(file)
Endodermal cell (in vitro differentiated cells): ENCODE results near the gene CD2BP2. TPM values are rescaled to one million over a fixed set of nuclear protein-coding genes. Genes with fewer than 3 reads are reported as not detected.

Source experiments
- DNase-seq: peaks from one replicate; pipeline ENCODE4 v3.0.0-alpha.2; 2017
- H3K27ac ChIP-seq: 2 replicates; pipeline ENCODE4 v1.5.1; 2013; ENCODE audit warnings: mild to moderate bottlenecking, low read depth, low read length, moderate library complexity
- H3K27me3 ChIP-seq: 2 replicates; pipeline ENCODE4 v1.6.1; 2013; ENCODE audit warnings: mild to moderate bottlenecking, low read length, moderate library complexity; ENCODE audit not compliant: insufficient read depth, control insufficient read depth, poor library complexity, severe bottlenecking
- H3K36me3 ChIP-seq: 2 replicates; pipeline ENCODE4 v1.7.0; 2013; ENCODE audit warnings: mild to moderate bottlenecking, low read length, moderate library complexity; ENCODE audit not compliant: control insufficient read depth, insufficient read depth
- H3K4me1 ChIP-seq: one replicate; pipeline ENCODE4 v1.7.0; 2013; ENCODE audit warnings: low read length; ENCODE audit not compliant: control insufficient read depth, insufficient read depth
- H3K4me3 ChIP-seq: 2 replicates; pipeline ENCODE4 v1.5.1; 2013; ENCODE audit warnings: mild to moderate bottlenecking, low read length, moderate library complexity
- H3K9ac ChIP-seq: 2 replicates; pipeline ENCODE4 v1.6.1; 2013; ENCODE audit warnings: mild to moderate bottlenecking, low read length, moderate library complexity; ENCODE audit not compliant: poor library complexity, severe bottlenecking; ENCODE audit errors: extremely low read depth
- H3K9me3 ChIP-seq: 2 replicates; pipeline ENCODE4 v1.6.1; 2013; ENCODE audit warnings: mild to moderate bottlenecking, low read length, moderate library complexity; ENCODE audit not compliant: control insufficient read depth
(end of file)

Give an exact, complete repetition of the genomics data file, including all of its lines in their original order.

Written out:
Endodermal cell (in vitro differentiated cells): ENCODE results near the gene CD2BP2. TPM values are rescaled to one million over a fixed set of nuclear protein-coding genes. Genes with fewer than 3 reads are reported as not detected.

Source experiments
- DNase-seq: peaks from one replicate; pipeline ENCODE4 v3.0.0-alpha.2; 2017
- H3K27ac ChIP-seq: 2 replicates; pipeline ENCODE4 v1.5.1; 2013; ENCODE audit warnings: mild to moderate bottlenecking, low read depth, low read length, moderate library complexity
- H3K27me3 ChIP-seq: 2 replicates; pipeline ENCODE4 v1.6.1; 2013; ENCODE audit warnings: mild to moderate bottlenecking, low read length, moderate library complexity; ENCODE audit not compliant: insufficient read depth, control insufficient read depth, poor library complexity, severe bottlenecking
- H3K36me3 ChIP-seq: 2 replicates; pipeline ENCODE4 v1.7.0; 2013; ENCODE audit warnings: mild to moderate bottlenecking, low read length, moderate library complexity; ENCODE audit not compliant: control insufficient read depth, insufficient read depth
- H3K4me1 ChIP-seq: one replicate; pipeline ENCODE4 v1.7.0; 2013; ENCODE audit warnings: low read length; ENCODE audit not compliant: control insufficient read depth, insufficient read depth
- H3K4me3 ChIP-seq: 2 replicates; pipeline ENCODE4 v1.5.1; 2013; ENCODE audit warnings: mild to moderate bottlenecking, low read length, moderate library complexity
- H3K9ac ChIP-seq: 2 replicates; pipeline ENCODE4 v1.6.1; 2013; ENCODE audit warnings: mild to moderate bottlenecking, low read length, moderate library complexity; ENCODE audit not compliant: poor library complexity, severe bottlenecking; ENCODE audit errors: extremely low read depth
- H3K9me3 ChIP-seq: 2 replicates; pipeline ENCODE4 v1.6.1; 2013; ENCODE audit warnings: mild to moderate bottlenecking, low read length, moderate library complexity; ENCODE audit not compliant: control insufficient read depth